There is an interesting story breaking in the UK’s Guardian about negotiations between indie labels rights organization Worldwide Independent Network (WIN) and Google’s YouTube.
“Music industry trade association the Worldwide Independent Network (WIN) has accused YouTube of strong-arm negotiating tactics trying to force indie labels to sign up to the new service.
WIN, which represents independent labels worldwide, claims that YouTube is approaching labels directly with a “template contract” and threatening that if they do not sign it, all their music videos will be blocked on YouTube.”
Bring on the black out? How ironic would it be that Google would resort to content blocking as the champions of an open internet and freedom of speech online.
We can see it now…
This video has been removed by Google who chose not to compensate the creator fairly for their work. Sorry about that ;-(
READ THE FULL STORY AT THE GUARDIAN UK:
3 thoughts on “Google/YouTube Said to Be Threatening Censorship Of Artists Videos | The Guardian UK”
Reblogged this on MUSIC • TECHNOLOGY • POLICY and commented:
Thanks to Alison Wenham and the indies for standing up to the face of evil! This should be reported to Almunia as an example of how Google abuses its monopoly power. #istandwithwin
Yes, it is encouraging to see indies united over abuse. The potential of change resides with the ability to speak out in numbers large enough to be heard. Clearly, this is not the kind of press that Google / YouTube want to be dealing with.
Reblogged this on nycRUEN and commented:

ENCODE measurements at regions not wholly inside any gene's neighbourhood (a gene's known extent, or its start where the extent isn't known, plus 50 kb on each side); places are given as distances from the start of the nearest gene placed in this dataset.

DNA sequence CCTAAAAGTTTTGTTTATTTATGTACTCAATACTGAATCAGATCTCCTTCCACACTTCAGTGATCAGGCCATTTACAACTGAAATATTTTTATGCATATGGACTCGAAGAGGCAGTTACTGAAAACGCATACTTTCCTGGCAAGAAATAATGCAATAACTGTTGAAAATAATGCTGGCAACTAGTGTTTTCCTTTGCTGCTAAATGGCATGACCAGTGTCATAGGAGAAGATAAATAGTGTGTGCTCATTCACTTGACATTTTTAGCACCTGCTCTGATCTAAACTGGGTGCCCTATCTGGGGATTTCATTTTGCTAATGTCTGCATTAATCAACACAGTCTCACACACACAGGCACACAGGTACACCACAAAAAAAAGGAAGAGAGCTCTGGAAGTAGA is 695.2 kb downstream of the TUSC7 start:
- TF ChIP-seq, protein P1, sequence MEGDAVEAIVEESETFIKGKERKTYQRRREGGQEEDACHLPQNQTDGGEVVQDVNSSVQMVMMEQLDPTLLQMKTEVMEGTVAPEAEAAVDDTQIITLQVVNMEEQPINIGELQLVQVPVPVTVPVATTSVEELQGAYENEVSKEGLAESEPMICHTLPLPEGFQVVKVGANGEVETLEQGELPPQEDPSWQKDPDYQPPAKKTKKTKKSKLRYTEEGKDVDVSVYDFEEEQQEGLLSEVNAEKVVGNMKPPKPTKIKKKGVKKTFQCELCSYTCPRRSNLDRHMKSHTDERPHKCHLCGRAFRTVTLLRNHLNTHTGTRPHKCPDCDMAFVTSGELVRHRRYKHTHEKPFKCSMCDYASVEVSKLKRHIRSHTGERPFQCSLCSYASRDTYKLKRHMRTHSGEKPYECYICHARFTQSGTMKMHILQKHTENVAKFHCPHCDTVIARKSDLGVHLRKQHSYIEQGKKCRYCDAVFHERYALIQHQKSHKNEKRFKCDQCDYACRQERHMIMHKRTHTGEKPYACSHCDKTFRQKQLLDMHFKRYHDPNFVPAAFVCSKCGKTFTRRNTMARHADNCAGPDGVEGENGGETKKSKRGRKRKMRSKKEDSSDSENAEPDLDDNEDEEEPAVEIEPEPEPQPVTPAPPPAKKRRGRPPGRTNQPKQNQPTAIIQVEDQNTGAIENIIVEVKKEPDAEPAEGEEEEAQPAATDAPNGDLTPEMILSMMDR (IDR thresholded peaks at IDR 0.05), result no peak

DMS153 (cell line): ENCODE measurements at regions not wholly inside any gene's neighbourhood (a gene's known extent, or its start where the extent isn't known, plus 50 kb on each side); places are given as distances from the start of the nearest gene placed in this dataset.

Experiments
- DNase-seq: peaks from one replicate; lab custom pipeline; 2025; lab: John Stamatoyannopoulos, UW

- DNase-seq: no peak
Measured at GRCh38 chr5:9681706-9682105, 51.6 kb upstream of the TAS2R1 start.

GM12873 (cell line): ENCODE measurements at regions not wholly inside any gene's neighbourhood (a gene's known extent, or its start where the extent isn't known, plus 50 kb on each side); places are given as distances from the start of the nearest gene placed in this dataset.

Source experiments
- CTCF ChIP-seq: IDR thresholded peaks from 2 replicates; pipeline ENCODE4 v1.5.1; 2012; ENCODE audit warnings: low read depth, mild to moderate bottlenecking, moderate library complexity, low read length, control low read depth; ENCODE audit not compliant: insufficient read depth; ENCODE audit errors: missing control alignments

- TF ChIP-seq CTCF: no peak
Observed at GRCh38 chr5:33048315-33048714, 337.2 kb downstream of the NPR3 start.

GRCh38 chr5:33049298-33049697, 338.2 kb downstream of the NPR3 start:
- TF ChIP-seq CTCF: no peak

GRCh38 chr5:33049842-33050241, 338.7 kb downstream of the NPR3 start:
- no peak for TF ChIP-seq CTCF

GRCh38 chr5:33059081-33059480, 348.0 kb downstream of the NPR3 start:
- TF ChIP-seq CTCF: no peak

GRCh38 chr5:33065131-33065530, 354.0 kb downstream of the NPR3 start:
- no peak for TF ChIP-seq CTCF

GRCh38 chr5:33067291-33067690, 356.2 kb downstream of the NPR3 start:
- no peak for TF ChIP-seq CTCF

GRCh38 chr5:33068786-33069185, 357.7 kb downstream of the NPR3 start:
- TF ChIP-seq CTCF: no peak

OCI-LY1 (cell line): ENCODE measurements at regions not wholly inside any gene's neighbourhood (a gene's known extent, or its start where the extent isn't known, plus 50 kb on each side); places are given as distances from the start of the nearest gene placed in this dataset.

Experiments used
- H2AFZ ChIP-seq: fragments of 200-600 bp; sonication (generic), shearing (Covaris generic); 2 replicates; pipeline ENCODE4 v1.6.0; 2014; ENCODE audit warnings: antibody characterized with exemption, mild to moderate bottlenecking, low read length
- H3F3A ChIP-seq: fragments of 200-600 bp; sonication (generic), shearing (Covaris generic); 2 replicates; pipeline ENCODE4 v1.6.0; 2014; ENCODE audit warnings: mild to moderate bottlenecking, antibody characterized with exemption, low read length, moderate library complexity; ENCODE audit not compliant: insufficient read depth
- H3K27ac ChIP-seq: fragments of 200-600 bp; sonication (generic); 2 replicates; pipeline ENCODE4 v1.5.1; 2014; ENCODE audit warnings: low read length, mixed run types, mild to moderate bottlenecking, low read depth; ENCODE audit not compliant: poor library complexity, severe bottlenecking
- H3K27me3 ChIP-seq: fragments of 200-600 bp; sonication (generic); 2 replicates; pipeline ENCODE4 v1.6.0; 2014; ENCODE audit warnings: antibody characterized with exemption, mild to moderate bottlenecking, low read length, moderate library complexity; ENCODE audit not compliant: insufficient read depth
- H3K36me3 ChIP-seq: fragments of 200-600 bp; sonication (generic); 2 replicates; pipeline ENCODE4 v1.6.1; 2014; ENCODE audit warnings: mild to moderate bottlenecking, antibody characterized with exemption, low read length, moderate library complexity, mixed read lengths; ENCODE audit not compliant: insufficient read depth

Memorial Day Weekend 2014 is doubling as a holiday for tech-monopolist convergence. As described in this Trichordist.com post (check their site for follow-ups) You Tube is threatening to block videos/music from Independent labels who don’t simply nod ‘yes’ to proposed terms for the You Tube streaming service that is supposedly coming soon. Also this week, Amazon has been bullying the book publisher Hachette into their preferred ebook terms by eliminating buy buttons and slowing shipping estimates to 2-3 weeks for their titles (including “The Everything Store” which happens to be critical of Bezos/Amazon) . I hope these developments offer some wind to sail the narrative (for the public) that tech corporations are no different than any other corporation with stockholders to satisfy; and if they seem to be standing up for ‘the future’ or ‘freedom’ or ‘free speech’ they are likely only doing so as a PR move, to ultimately avoid regulation and pad their bottom line. As I offered on Twitter yesterday, an equation for the reality we have given ourselves: Weak Copyright Protection + Unregulated Tech Monopolies = Cultural Race To The Bottom.
As a side note, I continue to find it amazing that tech companies have managed to portray themselves as the proud protectors of progress and free speech, defending it from…those famous First Amendment-hating artists. Meaningful Artist Rights (along with Privacy Rights for users) are a threat to the status quo means of doing business online–a threat to massive advertising revenues but also, more importantly in regards to stock price, a threat to sustained GROWTH in said revenues). Could artists and consumers ever join forces to promote a rights-based-web for all and re-engineer its current people-devaluing incentives? Now that would be something.
They say everything goes in cycles. I keep thinking Robber Barons and Laissez-Faire.
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